James Tower 1919-1988

Ceramicist, painter and sculptor, born in Kent.

 

Tower left home at 17 and decided to travel the world, eventually making his way to the South Seas. On his return, he studied painting at the Royal Academy (1938-1940), where he won the Gold Medal for Painting in 1939. During the Second World War he was enrolled in service, but returned to art in 1946, enrolling at the Slade School of Art. Here he was introduced to early English slipware and subsequently, became fascinated with ceramics. After graduating he took classes, in 1948, under William Newland at the London Institute.

 

A year later he was invited to set up a ceramics course at Bath Academy of Art, Corsham. Corsham provided a diverse, artistic environment, with artists such as Terry Frost, Kenneth Armitage, William Scott and Peter Lanyon all working there. It provided the ideal environment for Tower to develop his unique style, distinct from the teachings of Bernard Leach and traditional pottery. The organic forms and painterly surfaces of his flattened bottles and disc like vases, evoke notions of nature, referencing foliage, water and the landscape.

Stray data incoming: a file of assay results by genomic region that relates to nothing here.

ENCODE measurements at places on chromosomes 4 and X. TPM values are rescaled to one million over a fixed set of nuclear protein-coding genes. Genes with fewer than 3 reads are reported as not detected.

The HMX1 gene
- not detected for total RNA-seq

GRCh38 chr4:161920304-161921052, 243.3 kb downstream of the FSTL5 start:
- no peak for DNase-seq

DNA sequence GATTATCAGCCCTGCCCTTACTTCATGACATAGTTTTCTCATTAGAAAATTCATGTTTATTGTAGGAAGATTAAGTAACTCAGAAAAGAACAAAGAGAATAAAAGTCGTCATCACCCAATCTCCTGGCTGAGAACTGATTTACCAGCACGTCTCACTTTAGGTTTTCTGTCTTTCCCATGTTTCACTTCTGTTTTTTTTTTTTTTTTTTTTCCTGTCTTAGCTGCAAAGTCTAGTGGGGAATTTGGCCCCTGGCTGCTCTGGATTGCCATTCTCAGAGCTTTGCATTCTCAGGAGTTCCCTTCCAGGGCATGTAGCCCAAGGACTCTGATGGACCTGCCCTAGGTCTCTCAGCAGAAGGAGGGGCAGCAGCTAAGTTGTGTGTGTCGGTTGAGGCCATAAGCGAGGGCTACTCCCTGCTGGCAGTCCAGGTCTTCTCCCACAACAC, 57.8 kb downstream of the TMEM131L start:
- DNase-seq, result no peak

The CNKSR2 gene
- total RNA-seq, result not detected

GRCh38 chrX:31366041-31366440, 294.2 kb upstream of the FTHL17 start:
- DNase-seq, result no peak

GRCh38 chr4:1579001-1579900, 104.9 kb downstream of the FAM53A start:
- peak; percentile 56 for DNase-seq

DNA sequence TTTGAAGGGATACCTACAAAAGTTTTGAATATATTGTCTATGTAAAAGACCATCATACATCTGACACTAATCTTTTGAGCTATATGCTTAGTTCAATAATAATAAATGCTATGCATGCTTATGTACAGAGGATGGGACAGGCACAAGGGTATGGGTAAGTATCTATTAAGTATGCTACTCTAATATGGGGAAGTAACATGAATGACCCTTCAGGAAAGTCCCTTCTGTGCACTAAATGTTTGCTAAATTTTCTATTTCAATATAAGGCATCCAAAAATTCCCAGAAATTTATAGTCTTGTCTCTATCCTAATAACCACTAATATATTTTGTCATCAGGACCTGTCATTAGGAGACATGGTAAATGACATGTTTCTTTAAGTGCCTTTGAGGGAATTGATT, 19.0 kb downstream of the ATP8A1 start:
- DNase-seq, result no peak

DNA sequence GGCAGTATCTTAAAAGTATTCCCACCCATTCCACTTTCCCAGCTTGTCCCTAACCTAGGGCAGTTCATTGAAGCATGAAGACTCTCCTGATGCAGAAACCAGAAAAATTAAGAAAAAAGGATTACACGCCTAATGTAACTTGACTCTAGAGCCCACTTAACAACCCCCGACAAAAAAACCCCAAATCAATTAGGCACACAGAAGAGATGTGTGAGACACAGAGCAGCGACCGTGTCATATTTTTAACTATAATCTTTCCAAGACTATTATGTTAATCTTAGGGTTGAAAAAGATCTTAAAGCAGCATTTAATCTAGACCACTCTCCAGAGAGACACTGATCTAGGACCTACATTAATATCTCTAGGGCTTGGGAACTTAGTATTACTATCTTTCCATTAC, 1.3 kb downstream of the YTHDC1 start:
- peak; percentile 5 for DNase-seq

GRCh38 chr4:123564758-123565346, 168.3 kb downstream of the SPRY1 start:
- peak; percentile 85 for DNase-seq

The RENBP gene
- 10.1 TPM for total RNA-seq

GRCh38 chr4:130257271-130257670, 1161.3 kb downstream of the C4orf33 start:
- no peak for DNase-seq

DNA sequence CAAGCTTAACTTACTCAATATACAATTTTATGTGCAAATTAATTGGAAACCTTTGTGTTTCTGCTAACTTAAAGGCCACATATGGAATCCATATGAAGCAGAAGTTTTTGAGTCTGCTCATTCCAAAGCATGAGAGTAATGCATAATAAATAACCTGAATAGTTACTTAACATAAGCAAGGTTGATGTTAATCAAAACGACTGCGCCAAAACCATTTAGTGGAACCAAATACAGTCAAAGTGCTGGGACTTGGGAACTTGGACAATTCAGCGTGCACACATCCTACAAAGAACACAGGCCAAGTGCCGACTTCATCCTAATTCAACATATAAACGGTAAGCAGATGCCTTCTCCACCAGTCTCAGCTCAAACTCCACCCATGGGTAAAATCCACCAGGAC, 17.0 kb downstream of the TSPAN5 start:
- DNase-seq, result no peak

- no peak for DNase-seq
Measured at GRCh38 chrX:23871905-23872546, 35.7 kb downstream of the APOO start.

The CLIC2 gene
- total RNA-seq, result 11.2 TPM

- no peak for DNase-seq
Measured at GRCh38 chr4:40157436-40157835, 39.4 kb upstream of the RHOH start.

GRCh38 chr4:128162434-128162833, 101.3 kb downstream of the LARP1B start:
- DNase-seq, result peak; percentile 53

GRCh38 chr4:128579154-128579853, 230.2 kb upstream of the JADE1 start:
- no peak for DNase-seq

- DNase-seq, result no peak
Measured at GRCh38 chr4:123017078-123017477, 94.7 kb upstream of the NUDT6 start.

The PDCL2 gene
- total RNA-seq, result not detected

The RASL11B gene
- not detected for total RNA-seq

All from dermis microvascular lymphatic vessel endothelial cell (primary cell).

In December 1951, Gimpel Fils, London, gave Tower his first exhibition and in 1966 he became the Head of Fine Art at Brighton College of Art, where he set up a sculpture course and developed some sculptures in red clay. Tower often destroyed many works that did not satisfy him and as a result his oeuvre is relatively small.